The mythology of Amazon’s founding is that it all started in 1994 when Jeff Bezos read that the internet was growing 2,300 percent. It’s not clear what that metric was exactly. Some say it was annually, some say monthly, and I haven’t been able to figure out exactly what the metric was measuring, whether pages, page views, etc. Another story talked about user growth—from 16 million in 1995 to 31 million in 1996. 

It doesn’t matter really. It was a huge shift. He perceived it. And he acted on it. 

The equivalent, if not more significant shift today, is mobile. And by far the best articulation of those trends that I’ve seen is here (h/t to Fred Wilson):

Slide 6 had the most impact on me. The world in 2017 will have about 7.5 billion people of which 3.2 billion will have smart phones (i.e., small internet-connected computers). And that’s from a base of about 1.2 billion in 2012. 

That compares to a PC base of about 1.5 billion, with sales collapsing.

Consider the following from Pew Internet for another perspective:

Recalling what Jeff Bezos saw of a doubling in internet users, the percentage point increases in the above are mind-boggling. In April 2012, 18 percent of Americans over the age of eighteen had a tablet. In May 2013, that had increased to 34 percent. The right hand column is misleading in giving point increases and not percentage increases. The percentage growth is tremendous, 80 percent and even 100 percent or higher in many cases.

The uniformity of adoption is amazing, too. 

Low income, minority, elderly, rural—those are the fastest growing percentages. Granted, they’re from smaller bases, but they’re converging to the average adoption.

Paul Graham wrote the most thoughtful post I’ve seen on the imprecise nature of describing these devices. He pointed out that if the iPad had come first, we wouldn’t think of the iPhone as something very different. We would think of it as a small iPad that you can hold to your ear to double as a phone. It’s just slightly more tailored to one specific app on the phone.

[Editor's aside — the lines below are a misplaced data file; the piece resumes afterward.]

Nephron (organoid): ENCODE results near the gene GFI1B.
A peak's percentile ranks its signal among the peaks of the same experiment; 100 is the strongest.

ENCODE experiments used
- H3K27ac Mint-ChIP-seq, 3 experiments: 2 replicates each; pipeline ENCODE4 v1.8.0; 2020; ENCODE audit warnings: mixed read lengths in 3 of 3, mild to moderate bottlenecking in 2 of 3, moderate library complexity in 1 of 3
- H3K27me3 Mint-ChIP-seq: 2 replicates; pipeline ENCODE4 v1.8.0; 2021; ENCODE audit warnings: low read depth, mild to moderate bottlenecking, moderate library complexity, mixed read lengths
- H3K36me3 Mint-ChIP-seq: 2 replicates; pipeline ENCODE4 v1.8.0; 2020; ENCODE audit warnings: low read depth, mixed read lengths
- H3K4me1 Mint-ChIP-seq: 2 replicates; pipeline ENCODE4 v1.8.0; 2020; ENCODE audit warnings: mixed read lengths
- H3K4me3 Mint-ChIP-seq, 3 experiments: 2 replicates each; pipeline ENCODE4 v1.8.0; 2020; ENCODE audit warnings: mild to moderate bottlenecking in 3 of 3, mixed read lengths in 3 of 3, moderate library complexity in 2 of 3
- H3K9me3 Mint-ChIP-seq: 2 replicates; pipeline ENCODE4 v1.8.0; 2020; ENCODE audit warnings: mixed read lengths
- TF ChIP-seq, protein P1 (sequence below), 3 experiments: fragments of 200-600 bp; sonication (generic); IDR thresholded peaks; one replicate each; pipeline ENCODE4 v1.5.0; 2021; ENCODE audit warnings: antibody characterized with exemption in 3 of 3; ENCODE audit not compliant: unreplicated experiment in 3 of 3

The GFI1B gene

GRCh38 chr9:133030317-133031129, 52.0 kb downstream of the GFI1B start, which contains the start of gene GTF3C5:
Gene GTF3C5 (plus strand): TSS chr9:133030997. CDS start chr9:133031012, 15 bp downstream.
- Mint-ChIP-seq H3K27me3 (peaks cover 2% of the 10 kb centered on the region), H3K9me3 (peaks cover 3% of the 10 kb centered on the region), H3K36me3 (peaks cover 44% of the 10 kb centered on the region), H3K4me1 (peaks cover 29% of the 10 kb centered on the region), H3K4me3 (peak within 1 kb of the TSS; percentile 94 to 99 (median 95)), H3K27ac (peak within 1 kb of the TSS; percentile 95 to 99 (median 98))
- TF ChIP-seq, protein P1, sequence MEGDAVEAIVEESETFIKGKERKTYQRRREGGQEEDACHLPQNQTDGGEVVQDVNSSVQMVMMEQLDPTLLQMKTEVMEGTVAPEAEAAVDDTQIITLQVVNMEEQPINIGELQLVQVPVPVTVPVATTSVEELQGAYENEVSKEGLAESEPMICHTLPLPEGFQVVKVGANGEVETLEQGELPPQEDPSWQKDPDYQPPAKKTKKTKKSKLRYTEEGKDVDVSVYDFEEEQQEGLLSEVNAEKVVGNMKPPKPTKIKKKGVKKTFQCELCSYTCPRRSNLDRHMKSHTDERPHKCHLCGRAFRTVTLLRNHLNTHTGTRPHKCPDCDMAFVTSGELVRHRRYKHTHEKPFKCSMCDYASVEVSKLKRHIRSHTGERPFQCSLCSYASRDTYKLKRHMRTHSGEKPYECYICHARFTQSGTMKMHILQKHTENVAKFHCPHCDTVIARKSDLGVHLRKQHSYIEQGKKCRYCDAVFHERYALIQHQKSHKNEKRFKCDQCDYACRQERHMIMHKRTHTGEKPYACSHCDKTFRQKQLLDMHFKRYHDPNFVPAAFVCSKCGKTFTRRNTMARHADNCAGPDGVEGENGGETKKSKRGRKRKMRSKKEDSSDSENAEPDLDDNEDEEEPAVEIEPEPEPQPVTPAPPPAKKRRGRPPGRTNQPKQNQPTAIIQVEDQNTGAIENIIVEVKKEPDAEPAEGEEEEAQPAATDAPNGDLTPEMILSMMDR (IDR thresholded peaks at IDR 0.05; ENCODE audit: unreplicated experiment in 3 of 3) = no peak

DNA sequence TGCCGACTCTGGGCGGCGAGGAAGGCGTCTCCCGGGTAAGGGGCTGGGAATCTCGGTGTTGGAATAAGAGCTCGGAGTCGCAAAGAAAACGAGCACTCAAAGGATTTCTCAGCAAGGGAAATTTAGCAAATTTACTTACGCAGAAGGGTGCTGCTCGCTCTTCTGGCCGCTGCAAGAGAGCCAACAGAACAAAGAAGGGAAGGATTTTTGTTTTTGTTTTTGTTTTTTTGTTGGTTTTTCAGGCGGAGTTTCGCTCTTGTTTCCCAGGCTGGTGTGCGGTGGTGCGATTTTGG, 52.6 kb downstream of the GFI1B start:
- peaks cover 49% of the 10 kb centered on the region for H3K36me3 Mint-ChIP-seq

So smartphones and tablets are really the same thing—a new internet connected device with a touch capability that can run different types of applications that also has special characteristics like knowing where it is in the world, how it’s physically moving through space, and how it’s oriented. That’s all in addition to its ability to deliver all the pre-tablet consumer services that are more valuable with increased mobility: music, video, email, etc.

Oh, and they can be pretty cheap. Sure, Apple is extracting margin for the time being. But given the dynamics of supply chains, contract manufacturing, and scale, prices will drop dramatically. I already know of one entrepreneur that is building an incredible business leveraging the fact that he can buy Android phones built to last year’s specs in bulk for about $50 per unit.

Returning to my earlier post on prophecy, this is one of those shifts that may be prone to both of the failures Clarke identified: failure of nerves and failure of imagination.

On nerves, there’s no doubt the world is moving in this direction. We have to accept it and act accordingly (which means boldly).

On imagination, there’s more that we can’t imagine about what will be possible than we can imagine so entrepreneurs have to be willing to experiment and investors have to be willing to dig to the core of an idea or offering and be willing to suspend disbelief, relying on more fundamental signals—the quality of the entrepreneur and the product. The rest will emerge over time.

It’s an exciting time.